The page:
Bait vs. Lures: A Meatball of Howls and Protests Logo
Bait vs. Lures: A Meatball of Howls and Protests



Sept. 20, 2000, by Gene Kira, Western Outdoor News:

Last week's column contained what was intended as a friendly, gentleman's barb--and a well-disguised one at that--aimed at people who fish with bait. What I did was gently compare the "ease of fishing with live or dead bait" to the implied greater challenge of fishing with artificial lures. I also made what I thought was a humorous reference to those "poor misguided anglers who still use bait" and who in doing so, usually catch more fish than us dumb old lure tossers.

Well! Those innocent, well-intentioned remarks touched off a meat ball of howls from bait anglers, and some of them were pretty darned ungracious, if you ask me.

Soooo...since this is my column, and I, therefore, always get the final say-so in it, here's what I have to say about fishing with bait:

You can drive yourself crazy with technique in anything, even bait fishing. But in general, it's much harder to fish with artificials. It's maybe a million times easier to catch fish with bait, especially live bait, and that's why it's used so much by kids, in tournaments, on party boats, by guides with clients to please, etc.

This is so patently obvious, I don't why I'm saying it (except that we need a column this week, no?). How many charter boats could stay in business without bait tanks? Anyone who still does not believe this should try giving up bait completely for a while. Hurts real baaad, don't it?

Bait fishing, even with circle hooks, is for killing fish, not catch-and-release; to kill one fish (your bait) in order to release another fish, is a piece of oxymoronic illogic that borders on the ridiculous. Sorry, but my brain cells can't stretch quite that far.

Don't get me wrong; I'm all for eating fish, and that, of course, requires that they die in the process. I usually keep one per day for that purpose, and if I'm coming back from a trip, I will take home three or four for the freezer. But I never kill fish to give away, and I almost always eat what I kill. Personally, I don't want to kill something, unless I am going to eat it, even if it's "only" a mackerel, sardine or anchovy.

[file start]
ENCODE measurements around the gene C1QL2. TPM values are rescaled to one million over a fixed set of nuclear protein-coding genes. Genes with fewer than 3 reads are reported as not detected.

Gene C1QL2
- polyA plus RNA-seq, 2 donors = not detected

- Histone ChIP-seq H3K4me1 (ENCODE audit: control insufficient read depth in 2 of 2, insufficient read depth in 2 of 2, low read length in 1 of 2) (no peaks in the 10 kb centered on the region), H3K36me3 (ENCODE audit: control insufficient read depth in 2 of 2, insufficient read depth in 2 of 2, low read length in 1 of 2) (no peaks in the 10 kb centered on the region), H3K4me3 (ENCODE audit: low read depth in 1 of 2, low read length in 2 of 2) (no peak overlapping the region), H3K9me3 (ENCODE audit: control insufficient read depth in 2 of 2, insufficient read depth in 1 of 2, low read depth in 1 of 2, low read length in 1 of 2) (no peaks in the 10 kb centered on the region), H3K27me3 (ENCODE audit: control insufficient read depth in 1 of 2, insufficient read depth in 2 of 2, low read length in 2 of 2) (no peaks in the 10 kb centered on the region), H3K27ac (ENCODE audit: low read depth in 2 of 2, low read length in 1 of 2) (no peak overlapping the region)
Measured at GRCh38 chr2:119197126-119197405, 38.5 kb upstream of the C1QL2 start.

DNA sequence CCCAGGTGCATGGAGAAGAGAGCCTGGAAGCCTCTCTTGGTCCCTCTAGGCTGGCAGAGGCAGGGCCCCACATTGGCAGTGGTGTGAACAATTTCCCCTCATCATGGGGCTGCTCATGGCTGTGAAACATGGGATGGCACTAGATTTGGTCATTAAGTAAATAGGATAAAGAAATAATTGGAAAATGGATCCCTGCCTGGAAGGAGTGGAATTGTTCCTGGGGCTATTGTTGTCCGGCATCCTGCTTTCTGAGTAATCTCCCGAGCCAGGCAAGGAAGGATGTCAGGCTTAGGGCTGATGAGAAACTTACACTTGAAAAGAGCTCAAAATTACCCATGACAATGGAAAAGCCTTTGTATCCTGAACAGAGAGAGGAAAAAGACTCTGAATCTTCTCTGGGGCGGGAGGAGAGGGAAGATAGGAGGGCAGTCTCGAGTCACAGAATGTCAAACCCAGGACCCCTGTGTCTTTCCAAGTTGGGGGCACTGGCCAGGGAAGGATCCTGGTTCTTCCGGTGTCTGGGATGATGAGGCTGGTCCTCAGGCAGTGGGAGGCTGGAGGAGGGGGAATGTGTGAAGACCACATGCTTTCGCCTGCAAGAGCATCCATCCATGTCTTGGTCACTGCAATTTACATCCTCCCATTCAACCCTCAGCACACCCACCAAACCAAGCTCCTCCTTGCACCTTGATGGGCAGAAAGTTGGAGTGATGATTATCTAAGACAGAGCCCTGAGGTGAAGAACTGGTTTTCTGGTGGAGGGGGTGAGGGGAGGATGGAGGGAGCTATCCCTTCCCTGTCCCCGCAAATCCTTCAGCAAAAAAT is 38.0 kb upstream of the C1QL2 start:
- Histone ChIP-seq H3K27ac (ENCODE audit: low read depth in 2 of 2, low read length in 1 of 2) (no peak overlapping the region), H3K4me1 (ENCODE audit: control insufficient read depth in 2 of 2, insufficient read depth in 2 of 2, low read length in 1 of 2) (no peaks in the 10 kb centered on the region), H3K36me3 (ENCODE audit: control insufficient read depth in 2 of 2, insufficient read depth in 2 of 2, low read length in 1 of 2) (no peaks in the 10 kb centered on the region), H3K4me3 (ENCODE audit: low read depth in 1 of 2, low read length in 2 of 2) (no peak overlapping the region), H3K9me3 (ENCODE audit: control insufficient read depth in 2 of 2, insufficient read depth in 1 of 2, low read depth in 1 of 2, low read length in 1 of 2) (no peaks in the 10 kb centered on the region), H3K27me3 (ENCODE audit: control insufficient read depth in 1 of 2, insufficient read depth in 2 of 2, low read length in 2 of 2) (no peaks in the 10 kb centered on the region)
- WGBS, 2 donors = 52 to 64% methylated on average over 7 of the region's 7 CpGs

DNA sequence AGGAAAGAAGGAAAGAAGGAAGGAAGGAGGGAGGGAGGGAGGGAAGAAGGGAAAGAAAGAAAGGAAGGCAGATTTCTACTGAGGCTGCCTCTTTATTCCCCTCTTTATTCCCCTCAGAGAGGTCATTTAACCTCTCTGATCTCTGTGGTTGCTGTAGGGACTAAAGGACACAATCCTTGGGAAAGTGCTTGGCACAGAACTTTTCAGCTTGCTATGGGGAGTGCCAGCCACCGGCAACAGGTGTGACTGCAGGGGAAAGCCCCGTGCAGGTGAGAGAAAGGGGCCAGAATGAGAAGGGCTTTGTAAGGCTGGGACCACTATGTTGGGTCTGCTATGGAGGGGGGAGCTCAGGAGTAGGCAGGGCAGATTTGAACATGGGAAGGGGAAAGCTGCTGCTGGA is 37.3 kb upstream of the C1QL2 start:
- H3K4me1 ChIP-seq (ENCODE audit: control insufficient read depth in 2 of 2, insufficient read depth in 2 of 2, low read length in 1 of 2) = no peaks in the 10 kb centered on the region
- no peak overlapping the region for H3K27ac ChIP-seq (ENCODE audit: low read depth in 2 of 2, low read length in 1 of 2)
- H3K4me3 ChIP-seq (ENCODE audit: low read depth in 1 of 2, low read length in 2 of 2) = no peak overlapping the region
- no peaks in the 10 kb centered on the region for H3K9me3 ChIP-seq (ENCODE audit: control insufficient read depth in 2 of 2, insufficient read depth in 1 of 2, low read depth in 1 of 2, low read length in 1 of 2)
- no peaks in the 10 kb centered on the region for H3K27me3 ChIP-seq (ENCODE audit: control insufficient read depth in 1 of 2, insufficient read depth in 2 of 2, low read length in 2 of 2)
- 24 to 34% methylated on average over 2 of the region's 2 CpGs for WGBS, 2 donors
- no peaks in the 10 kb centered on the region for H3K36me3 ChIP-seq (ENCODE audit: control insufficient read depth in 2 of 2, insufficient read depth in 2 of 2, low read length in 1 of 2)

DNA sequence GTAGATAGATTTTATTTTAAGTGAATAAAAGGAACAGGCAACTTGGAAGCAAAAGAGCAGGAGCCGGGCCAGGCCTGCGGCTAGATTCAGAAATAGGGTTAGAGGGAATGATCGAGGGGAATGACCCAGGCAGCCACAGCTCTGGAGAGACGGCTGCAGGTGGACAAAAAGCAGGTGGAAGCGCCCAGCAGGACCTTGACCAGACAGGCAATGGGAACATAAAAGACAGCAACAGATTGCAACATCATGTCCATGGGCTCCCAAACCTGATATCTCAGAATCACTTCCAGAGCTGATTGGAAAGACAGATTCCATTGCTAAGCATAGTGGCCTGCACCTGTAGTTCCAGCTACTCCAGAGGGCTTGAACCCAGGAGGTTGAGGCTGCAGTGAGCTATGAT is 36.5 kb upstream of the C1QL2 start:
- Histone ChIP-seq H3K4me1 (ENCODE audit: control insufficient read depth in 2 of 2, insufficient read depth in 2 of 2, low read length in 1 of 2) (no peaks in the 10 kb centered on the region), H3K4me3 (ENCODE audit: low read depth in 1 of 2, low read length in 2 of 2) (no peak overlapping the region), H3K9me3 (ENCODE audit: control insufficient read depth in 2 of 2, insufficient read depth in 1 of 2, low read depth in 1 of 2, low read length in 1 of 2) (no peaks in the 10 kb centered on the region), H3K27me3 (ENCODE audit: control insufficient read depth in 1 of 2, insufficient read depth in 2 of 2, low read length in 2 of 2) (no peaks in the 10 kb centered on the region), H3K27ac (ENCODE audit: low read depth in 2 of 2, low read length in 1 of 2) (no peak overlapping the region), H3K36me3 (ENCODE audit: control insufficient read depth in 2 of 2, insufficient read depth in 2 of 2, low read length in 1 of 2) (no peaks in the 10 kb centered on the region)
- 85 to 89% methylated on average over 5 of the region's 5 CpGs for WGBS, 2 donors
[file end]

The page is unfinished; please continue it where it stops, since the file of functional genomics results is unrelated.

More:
Back in the days when I fished with live bait from my 25-foot Boston Whaler, I even scooped my leftover dead anchovies from the bait tank, and I ate them. Nowadays, I try very hard not to kill fish unnecessarily, and if I do accidentally kill something, I always at least try to eat it, even such "challenging" gourmet delights as cornetfish, lizardfish, bigmouth bastard, moray eel, and so forth. (I draw the line at the poisonous pufferfish. Leave those botete to the suicidal.)

Bait is for people who have not yet caught enough fish. I was in this category until I met Neil Kelly, co-author of our book The Baja Catch. After fishing with Neil, I found that I no longer cared to fish with bait, and I genuinely didn't care how many fish I caught. Although I'll always catch every fish with joy and gratefulness, I can still die a happy camper if I never catch another dorado, tuna, marlin, sailfish, grouper, cabrilla, or whatever. Now, I get my real thrills from seeing what new species I can fool with artificials.

There's a final, ultimate step in this process: saltwater fly fishing. I've tried and tried to "get it" but, here, the bar is raised so high in favor of the fish that catching even one is often impossible (for me). I don't know if I'm quite ready for that. I've been blessed with a truly great fly fishing mentor, Gary Graham of East Cape's Baja On The Fly guide service. Gary is one of the best anglers I've ever seen, on both fly and conventional. With his knowledge, his eyes, his intensity, and his fantastic casting range and accuracy, Gary can actually fly fish toe-to-toe against conventional lures and often win. He has outfished my Rebels on several occasions. I would never bet against him in a tournament. But on fly, I'm probably the worst student he's ever had. I'm still trying, and maybe someday I'll make it.

And finally, fishing with lures isn't some kind of fanatic religion, even with me. I have absolutely no problem with anglers who use bait. As proof of this, I'm planning to go October 1st with Tony Reyes on his San Felipe panga mothership, Jose Andres. These wonderful boats are Baja's highest altar of catching huge quantities of fish with live bait on heavy tackle. If you want to see what live bait can really do, go on one of these panga motherships. The production of a Mexican panguero with live bait is amazing. I'll be helping to make bait, and I'll be fishing elbow-to-elbow with those who use it. No hay problema, amigos. But, when it's time to wet a line personally, I'll be sticking with the usual artificials and accepting what comes, good or bad. Why?

For me, personally, fishing in Baja with artifical lures rather than bait is simply a lot more interesting and fun.

(Related Baja California, Mexico, articles and reports may be found at's main Baja California information page. See weekly fishing news, photos, and reports from the major sportfishing vacation areas of Mexico including the Baja California area in "Mexico Fishing News.")